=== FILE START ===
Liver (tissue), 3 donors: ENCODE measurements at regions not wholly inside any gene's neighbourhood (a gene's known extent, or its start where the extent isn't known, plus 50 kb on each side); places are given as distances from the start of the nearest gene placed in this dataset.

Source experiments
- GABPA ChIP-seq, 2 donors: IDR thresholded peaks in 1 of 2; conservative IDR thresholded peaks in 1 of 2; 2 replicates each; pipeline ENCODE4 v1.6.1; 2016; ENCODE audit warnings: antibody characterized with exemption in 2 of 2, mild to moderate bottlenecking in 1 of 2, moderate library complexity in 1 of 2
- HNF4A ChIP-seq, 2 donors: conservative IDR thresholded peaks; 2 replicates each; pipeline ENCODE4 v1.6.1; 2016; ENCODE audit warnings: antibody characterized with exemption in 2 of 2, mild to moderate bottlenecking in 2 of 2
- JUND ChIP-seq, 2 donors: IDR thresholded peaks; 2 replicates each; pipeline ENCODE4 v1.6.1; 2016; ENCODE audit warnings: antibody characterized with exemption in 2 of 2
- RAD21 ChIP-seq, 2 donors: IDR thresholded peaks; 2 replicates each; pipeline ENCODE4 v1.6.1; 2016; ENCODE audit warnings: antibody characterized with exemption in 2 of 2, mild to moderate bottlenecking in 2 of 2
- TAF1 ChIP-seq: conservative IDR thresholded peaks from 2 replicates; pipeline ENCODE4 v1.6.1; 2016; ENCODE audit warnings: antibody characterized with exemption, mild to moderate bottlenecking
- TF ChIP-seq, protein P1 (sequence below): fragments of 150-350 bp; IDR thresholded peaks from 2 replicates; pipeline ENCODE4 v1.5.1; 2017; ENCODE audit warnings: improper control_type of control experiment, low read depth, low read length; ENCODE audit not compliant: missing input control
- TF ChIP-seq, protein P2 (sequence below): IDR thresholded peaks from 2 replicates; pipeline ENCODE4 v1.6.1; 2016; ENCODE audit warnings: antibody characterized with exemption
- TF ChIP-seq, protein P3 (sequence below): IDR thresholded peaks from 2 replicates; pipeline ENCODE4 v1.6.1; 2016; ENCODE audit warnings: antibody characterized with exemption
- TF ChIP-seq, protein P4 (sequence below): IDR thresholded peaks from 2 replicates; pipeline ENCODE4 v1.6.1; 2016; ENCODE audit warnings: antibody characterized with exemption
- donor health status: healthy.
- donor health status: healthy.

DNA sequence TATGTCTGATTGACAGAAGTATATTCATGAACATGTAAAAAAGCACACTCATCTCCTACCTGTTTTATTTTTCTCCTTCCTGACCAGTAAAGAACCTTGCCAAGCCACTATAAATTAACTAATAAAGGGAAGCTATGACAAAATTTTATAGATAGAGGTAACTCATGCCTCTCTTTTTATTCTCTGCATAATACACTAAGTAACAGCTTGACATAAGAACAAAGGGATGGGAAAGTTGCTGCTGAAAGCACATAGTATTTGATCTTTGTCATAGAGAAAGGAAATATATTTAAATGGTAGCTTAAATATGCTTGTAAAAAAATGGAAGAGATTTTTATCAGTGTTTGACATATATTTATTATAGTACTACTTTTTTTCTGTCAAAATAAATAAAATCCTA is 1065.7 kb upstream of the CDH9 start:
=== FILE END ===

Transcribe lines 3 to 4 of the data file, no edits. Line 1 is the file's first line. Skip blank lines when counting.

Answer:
- GABPA ChIP-seq, 2 donors: IDR thresholded peaks in 1 of 2; conservative IDR thresholded peaks in 1 of 2; 2 replicates each; pipeline ENCODE4 v1.6.1; 2016; ENCODE audit warnings: antibody characterized with exemption in 2 of 2, mild to moderate bottlenecking in 1 of 2, moderate library complexity in 1 of 2
- HNF4A ChIP-seq, 2 donors: conservative IDR thresholded peaks; 2 replicates each; pipeline ENCODE4 v1.6.1; 2016; ENCODE audit warnings: antibody characterized with exemption in 2 of 2, mild to moderate bottlenecking in 2 of 2